“I would wonder why it was the documentary’s prerogative to hold up a mirror to society. Why didn’t fiction do that as well? And then I discovered Iranian cinema, in which it was hard to differentiate fiction from documentary. And that’s the kind of space I found myself wanting to be in.”
Funding for Supermen of Malegaon appeared no less miraculously: a friend in Mumbai told her about a producer who was looking to commission films, and, after a quick flight across to Singapore and back, Faiza had the money she needed—Rs 24 lakh. And within three months—“Back then I thought it was a really long schedule”—she had a film ready to screen. Faiza sent it off to Singapore and thought that was that.
Instead, she found herself spending part of 2008 in France’s La Rochelle, a festival and market for film and TV content where the latest stories and programmes are shopped around. As a result, very few films get screenings. Somehow, the festival’s organisers found themselves with an unexpected slot. So Supermen of Malegaon got its very first public screening.
“I was really disappointed. It was six people,” Faiza laughs. She goes on to recall how one member of her tiny audience, an Italian journalist, loved the film so much he requested a copy for a film festival in Rome. And that’s how Supermen of Malegaon went on to win its first award, the Jury Award for Best Documentary at the Asiatica Film Mediale in 2008.
Faiza believes films should resonate with all viewers and describes her satisfaction with the way that Supermen of Malegaon clicked with audiences in Singapore as well as Malegaon: “In Singapore, they thought it was funny that films are made like this. [They liked] the bits that are fairly universal, identifying with the underdogs. In Malegaon, they were pleased with how expansive it was.”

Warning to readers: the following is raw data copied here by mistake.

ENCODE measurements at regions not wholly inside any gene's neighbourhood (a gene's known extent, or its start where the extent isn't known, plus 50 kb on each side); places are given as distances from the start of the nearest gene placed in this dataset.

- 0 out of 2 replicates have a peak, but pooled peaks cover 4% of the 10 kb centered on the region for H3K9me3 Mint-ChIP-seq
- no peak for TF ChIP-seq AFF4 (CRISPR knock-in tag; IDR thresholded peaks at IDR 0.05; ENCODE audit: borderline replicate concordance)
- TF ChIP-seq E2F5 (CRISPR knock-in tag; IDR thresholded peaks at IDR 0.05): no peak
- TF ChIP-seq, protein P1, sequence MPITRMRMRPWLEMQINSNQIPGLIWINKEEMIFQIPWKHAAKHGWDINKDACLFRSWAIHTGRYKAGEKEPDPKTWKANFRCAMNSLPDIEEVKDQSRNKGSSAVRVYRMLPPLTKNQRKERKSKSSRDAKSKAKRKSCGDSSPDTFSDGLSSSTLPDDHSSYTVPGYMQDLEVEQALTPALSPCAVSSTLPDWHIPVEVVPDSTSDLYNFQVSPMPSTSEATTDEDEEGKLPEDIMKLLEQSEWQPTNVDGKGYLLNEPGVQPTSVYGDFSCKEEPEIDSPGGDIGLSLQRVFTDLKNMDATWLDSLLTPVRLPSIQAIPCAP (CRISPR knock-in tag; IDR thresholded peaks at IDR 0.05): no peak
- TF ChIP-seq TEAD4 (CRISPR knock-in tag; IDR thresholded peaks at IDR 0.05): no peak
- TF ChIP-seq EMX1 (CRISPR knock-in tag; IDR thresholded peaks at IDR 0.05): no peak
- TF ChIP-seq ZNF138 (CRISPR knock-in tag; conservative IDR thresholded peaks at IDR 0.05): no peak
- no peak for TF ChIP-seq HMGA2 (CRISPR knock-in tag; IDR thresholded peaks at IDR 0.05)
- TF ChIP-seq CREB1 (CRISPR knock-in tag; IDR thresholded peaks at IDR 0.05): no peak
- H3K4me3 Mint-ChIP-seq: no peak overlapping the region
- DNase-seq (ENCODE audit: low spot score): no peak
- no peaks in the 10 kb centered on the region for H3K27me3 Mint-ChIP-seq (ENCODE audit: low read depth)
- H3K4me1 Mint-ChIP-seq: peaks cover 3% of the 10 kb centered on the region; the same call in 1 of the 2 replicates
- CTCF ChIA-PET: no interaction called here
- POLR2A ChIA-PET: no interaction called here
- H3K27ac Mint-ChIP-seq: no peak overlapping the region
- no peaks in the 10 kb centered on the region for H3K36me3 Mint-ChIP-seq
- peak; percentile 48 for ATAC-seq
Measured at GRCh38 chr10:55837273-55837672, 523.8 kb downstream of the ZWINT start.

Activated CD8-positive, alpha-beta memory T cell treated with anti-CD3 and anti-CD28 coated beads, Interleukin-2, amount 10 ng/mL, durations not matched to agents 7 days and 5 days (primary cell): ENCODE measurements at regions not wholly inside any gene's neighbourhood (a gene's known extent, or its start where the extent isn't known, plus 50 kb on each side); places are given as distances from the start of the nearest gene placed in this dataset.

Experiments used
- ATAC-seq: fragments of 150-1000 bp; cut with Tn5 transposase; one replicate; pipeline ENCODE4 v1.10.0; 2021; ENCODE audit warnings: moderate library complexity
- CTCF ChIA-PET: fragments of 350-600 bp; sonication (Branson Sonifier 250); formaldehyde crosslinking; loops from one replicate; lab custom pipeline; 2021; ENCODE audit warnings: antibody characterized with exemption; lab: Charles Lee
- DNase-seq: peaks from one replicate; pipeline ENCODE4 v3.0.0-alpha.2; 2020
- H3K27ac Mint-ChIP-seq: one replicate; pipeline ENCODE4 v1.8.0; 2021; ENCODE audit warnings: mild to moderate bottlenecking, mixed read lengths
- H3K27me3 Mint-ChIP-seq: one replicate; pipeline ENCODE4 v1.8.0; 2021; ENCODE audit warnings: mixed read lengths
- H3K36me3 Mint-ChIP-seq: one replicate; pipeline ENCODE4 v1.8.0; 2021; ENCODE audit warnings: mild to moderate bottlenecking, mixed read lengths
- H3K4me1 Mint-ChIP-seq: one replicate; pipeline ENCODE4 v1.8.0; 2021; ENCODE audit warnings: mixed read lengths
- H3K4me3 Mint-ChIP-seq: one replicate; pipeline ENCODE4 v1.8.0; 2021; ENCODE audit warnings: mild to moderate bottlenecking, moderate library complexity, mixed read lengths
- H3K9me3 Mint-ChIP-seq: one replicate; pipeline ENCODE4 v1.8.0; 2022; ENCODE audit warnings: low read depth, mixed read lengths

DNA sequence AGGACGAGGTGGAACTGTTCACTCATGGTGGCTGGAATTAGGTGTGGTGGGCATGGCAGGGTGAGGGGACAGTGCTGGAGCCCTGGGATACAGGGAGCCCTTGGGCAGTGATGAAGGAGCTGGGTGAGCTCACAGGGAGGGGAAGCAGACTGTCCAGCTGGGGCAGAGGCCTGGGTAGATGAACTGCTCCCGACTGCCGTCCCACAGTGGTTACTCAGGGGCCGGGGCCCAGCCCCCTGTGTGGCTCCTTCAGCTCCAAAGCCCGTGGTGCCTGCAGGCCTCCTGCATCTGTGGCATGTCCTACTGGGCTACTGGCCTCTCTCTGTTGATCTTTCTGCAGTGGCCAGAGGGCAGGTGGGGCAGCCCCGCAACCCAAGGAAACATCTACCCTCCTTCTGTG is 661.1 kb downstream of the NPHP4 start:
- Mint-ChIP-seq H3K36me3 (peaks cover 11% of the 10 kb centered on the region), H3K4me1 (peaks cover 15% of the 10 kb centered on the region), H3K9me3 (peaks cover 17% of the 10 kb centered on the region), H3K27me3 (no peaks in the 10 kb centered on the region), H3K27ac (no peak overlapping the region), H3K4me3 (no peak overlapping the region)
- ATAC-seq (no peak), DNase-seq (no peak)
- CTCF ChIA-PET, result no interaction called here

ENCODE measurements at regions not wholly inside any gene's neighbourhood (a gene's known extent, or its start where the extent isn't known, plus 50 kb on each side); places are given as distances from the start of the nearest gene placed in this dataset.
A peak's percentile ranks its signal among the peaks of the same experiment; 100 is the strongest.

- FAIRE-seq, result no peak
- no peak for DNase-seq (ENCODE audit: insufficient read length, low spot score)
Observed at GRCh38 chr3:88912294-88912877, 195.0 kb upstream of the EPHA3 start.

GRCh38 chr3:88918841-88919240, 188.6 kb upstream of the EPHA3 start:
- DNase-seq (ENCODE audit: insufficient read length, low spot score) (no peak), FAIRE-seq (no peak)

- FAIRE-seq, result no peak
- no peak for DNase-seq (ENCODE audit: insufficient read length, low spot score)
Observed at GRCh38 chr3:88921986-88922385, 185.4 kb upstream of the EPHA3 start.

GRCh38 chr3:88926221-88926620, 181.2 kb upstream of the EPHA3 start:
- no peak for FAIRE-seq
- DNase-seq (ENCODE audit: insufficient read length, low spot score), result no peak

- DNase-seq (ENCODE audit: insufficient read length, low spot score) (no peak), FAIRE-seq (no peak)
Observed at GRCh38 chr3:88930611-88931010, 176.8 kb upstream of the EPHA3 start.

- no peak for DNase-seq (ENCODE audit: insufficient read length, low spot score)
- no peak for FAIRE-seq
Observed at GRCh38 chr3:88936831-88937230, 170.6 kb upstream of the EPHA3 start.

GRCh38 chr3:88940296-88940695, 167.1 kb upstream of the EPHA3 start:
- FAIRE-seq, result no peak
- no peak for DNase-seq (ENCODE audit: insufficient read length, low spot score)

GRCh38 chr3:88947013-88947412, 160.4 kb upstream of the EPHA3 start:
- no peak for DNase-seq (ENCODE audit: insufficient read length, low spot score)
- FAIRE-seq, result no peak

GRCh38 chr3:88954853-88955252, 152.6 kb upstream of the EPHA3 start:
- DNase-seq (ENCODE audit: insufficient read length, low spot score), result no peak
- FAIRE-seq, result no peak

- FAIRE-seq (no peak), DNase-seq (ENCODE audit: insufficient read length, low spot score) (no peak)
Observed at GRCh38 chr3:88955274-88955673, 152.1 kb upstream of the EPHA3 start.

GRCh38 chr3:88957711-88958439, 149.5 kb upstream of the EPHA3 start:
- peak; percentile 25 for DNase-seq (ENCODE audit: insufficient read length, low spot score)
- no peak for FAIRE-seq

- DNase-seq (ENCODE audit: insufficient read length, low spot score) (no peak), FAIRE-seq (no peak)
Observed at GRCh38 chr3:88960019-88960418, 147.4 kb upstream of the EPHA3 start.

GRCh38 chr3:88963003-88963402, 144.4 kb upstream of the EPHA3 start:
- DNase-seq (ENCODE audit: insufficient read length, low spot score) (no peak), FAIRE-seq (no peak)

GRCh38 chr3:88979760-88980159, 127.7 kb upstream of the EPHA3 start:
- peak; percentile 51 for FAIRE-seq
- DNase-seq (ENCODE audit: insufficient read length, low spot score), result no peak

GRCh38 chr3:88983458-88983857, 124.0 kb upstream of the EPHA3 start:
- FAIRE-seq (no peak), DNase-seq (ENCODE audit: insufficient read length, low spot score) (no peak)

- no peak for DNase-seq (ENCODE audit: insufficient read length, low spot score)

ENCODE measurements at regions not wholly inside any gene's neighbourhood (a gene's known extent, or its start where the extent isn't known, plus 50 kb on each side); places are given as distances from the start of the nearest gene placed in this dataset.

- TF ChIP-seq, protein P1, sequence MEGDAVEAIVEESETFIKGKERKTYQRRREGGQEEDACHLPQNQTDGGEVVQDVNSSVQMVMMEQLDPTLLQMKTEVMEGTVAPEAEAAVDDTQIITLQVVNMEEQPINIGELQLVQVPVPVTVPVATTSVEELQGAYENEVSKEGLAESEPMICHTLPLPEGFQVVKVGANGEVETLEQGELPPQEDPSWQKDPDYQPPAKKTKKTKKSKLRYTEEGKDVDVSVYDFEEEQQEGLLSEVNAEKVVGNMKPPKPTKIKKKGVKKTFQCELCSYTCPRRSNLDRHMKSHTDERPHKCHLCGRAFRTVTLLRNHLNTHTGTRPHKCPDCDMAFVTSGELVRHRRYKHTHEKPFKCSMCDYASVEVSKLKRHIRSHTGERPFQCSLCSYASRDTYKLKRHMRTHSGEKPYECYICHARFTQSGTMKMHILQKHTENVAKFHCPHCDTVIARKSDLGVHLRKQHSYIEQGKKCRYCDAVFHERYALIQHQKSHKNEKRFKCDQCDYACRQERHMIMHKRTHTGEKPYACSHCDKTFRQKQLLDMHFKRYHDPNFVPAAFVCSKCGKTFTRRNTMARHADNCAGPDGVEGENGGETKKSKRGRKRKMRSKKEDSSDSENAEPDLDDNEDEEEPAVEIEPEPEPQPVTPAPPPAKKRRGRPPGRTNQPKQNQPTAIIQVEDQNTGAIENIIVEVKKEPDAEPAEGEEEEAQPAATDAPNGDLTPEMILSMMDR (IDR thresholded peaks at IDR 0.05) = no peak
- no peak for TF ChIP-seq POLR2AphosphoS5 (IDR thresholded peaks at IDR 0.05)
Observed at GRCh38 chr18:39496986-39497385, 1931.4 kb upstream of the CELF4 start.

The film has garnered 15 awards so far, including awards for editing and sound. For Faiza, one of the most meaningful events in the film’s life was a screening that took place on the Narmada ghats. “We had 1,000 people at the screening; one projector in a field,” she says, conjuring a dramatic sight. “We also screened the film for a [large group of] community video producers. They loved it. [Director Sheikh] Nasir and [music director] Akram [Khan] had also come: they became like stars and that was their first time outside Malegaon.”
Despite all the accolades—the film has been screened at New York’s Museum of Modern Art, a gatekeeper of contemporary art from around the world—a release in Indian theatres seemed unlikely, even after the film found another champion. For one, Faiza didn’t have the rights to the film. She still doesn’t. All she has, as of January 2012, are distribution rights, and that too, for a year. So it was providential that PVR approached her for its Directors’ Rare slot. Providential? Or just plain unstoppable?